IMPD policy on seized guns called into question
INDIANAPOLIS (WISH) — The Indianapolis Metropolitan Police Department has thousands of guns in its property room.
Many of the guns have been connected to a crime. Some of them have not.
The police department sends every single gun to the ballistic lab for testing. The data is sent to the federal Bureau of Alcohol, Tobacco, Firearms and Explosives for entry into a national database.
I-Team 8 is told the Indianapolis department is carrying out this practice without a search warrant or probable cause, making this decadesold practice a possible violation of federal rules and the Fourth Amendment.
Ahmere Nance has been patient. He says police towed his car with his firearm inside. He was not a suspect in a crime, but police kept his gun in the property room for two years.
Nance and his firearm were escorted out of the City-County Building by a Marion County sheriff’s deputy, which is standard practice.
Nance and others are told not to open the sealed box containing their gun until they are off city property.
What he and others are not told is his gun had been test-fired. The shell casings were collected and scanned for ballistics, and the information sent to ATF.
IMPD Assistant Police Chief Chris Bailey told I-Team 8 that all guns confiscated by police, regardless of the circumstances are taken to the crime lab. “They are processed down in the citizen service section, firearms section, entered into the system as property, and then at some point make their way over to the crime lab.”
All guns, whether involved in a crime or not, are processed. Asked if IMPD has probable cause or search warrants to do the processing, Bailey said. “Not that we know of. We went back and checked how long this has been going on. A former employee who came on in 1973, and it was happening then in the 1970s, and she worked another 30 years here and retired a couple years ago.”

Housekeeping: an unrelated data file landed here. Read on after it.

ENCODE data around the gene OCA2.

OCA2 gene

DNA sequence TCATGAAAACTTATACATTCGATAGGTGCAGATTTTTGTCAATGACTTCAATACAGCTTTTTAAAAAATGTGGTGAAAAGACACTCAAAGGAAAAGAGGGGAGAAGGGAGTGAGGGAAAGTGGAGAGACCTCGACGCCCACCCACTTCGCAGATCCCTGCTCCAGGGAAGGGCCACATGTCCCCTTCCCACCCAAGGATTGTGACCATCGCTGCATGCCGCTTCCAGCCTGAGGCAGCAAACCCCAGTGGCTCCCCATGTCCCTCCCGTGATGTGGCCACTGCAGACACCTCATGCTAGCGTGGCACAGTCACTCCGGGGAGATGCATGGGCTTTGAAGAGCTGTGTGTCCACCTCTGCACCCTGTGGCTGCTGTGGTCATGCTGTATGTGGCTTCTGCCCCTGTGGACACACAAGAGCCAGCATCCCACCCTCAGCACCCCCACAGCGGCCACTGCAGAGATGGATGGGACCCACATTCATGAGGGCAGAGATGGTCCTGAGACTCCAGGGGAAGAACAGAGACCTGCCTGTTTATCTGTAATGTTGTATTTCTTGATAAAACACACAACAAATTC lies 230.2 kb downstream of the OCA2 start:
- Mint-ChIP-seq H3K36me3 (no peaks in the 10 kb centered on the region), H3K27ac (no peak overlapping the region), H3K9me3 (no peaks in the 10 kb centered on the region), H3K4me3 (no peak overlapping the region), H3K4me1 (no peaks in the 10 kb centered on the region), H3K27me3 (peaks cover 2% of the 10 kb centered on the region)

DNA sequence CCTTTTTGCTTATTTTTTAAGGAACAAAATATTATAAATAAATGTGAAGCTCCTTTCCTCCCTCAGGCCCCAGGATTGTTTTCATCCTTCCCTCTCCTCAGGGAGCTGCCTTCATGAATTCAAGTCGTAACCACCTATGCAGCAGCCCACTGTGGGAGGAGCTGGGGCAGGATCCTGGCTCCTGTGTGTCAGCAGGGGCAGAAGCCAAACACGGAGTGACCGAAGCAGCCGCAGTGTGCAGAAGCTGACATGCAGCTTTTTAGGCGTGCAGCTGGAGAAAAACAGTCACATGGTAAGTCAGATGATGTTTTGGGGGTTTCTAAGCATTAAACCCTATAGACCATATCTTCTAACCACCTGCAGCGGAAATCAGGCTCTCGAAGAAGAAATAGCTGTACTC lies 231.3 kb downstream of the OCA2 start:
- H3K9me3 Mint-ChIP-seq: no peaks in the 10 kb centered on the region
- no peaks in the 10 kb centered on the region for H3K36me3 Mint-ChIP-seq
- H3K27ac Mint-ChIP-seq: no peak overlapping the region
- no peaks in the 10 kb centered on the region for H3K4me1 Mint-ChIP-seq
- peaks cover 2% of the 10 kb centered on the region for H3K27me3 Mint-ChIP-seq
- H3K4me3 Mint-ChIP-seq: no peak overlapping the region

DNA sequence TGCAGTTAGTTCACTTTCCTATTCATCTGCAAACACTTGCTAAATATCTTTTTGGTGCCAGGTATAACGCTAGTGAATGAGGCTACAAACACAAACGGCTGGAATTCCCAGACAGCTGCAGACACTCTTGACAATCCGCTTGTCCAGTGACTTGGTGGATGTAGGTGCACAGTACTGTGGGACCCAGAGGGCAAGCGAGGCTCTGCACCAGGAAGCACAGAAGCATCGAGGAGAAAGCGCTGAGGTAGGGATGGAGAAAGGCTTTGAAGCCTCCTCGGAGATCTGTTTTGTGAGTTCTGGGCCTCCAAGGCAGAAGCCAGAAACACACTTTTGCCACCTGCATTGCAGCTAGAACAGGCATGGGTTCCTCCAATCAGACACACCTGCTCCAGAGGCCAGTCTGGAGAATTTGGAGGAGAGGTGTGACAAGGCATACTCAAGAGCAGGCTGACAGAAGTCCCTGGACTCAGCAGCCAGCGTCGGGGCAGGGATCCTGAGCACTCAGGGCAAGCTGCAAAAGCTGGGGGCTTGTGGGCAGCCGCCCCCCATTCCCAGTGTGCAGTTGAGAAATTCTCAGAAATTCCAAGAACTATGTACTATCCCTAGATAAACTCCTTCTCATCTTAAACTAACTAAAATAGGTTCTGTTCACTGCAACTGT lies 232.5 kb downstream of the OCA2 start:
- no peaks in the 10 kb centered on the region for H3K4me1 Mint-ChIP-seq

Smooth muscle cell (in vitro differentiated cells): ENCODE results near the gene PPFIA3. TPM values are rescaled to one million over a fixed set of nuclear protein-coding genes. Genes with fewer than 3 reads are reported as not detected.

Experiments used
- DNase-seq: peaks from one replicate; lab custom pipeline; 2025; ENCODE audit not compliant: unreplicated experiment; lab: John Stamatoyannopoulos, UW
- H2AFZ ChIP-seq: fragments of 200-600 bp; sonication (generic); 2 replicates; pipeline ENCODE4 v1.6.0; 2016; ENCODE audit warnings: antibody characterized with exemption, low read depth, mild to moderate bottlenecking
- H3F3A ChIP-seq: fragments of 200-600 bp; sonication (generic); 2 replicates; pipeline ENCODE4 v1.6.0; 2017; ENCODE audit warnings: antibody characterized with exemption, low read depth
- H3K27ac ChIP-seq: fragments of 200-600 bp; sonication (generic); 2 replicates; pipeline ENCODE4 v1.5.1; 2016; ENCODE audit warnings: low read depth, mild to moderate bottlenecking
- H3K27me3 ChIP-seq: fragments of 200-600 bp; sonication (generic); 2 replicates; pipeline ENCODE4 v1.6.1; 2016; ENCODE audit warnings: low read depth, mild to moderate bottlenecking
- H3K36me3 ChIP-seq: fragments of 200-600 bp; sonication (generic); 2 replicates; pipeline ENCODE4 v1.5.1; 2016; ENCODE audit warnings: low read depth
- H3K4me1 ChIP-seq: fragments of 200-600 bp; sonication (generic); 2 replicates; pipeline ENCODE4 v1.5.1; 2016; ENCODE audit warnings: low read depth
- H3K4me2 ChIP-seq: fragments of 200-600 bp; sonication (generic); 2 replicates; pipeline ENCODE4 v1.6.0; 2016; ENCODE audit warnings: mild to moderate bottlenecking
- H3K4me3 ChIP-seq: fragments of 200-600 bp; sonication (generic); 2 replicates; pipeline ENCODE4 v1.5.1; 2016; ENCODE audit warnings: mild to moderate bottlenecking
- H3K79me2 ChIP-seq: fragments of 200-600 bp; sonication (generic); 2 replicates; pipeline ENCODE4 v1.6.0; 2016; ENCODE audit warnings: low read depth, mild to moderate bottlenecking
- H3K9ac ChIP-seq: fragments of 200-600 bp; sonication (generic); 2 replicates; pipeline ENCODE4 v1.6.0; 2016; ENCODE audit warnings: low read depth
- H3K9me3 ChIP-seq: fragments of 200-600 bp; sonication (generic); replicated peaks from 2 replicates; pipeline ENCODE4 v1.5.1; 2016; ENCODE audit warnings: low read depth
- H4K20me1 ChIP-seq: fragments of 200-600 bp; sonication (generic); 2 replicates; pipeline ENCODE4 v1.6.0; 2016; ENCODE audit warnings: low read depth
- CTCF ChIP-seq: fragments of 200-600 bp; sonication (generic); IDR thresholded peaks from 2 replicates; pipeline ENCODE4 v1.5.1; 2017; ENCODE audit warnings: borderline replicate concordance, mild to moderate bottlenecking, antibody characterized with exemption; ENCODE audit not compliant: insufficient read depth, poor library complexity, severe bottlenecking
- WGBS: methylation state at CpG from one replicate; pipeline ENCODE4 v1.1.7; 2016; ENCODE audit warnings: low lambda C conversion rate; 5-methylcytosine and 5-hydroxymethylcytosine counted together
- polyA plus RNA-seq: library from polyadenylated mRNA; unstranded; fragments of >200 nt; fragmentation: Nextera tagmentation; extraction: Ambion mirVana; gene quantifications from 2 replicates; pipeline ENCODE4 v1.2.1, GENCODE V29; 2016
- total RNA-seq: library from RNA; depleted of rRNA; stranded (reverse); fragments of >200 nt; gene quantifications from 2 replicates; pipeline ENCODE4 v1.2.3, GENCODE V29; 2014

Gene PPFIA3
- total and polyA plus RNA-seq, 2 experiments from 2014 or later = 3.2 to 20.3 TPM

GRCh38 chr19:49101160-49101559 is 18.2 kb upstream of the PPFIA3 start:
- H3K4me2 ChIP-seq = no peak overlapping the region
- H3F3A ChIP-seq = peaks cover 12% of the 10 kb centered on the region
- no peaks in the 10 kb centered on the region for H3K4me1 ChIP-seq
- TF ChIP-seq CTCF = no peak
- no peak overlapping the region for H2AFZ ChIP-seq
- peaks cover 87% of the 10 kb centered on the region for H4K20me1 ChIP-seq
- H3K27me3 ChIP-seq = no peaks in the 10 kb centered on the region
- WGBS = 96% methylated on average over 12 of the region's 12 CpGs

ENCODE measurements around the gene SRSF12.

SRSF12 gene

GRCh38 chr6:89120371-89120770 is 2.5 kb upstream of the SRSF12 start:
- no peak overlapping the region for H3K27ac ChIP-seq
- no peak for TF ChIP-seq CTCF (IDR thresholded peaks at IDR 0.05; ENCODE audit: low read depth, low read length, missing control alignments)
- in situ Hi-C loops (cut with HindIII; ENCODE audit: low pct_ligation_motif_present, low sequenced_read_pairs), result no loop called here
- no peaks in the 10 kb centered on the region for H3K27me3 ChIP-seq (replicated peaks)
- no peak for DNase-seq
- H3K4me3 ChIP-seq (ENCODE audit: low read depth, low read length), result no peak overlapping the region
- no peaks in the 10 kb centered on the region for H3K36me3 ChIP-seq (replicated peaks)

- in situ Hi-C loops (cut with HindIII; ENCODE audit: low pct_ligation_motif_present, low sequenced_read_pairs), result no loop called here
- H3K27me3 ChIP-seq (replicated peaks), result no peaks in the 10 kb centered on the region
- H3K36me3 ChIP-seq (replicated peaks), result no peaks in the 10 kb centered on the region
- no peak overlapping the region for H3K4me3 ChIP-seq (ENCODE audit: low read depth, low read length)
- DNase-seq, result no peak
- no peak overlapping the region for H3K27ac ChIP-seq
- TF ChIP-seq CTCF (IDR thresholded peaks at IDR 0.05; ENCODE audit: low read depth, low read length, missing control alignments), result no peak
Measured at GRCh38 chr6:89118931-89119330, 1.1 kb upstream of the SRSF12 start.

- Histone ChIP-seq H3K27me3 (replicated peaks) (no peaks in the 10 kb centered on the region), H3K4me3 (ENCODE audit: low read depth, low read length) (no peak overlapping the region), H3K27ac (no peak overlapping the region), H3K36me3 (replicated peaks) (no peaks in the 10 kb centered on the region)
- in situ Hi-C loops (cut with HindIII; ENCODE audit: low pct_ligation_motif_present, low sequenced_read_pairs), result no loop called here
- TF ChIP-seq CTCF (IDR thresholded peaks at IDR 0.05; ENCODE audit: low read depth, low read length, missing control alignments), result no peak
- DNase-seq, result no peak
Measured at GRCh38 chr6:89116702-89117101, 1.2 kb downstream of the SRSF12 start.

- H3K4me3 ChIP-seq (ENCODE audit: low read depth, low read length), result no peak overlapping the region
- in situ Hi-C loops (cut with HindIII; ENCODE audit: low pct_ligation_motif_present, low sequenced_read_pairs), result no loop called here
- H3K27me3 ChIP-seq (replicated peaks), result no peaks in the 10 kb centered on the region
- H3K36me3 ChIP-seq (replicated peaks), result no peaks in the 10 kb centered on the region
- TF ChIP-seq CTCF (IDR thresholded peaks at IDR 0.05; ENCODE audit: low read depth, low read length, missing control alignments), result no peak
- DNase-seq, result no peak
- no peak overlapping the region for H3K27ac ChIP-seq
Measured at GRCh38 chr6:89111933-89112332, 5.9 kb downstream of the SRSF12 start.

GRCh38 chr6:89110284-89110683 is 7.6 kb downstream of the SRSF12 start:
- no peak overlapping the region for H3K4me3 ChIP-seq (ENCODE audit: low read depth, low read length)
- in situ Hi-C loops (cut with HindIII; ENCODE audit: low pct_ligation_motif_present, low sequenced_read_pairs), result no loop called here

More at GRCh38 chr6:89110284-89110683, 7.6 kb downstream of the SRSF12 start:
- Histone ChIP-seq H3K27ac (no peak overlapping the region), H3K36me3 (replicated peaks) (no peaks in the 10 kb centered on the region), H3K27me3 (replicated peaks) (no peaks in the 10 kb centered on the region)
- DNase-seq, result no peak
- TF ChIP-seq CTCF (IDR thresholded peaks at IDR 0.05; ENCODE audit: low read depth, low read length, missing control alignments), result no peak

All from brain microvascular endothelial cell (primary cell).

Guy Relford, an attorney and Second Amendment rights advocate, says IMPD’s practice of collecting ballistics information without a search warrant or probable cause raises some thorny legal questions.
“I think there are some real Fourth Amendment issues. The legal questions would be: Is it a search? Then, is it an unreasonable search, because that is what the Fourth Amendment prohibits? But, I think you are getting very close to that, if not crossing that line, when the gun is not actively involved in a criminal investigation, particularly when the gun is recovered for the victim of a crime. You are the victim of a crime, but information on your gun is being generated and turned in in terms of the ballistics and put into databases when you are the victim. I don’t know what the justification of that is.”
IMPD’s Bailey said, “Is there any concern from a law enforcement perspective that we have firearms that have not been involved in a crime that are being processed that is a Fourth Amendment issue?”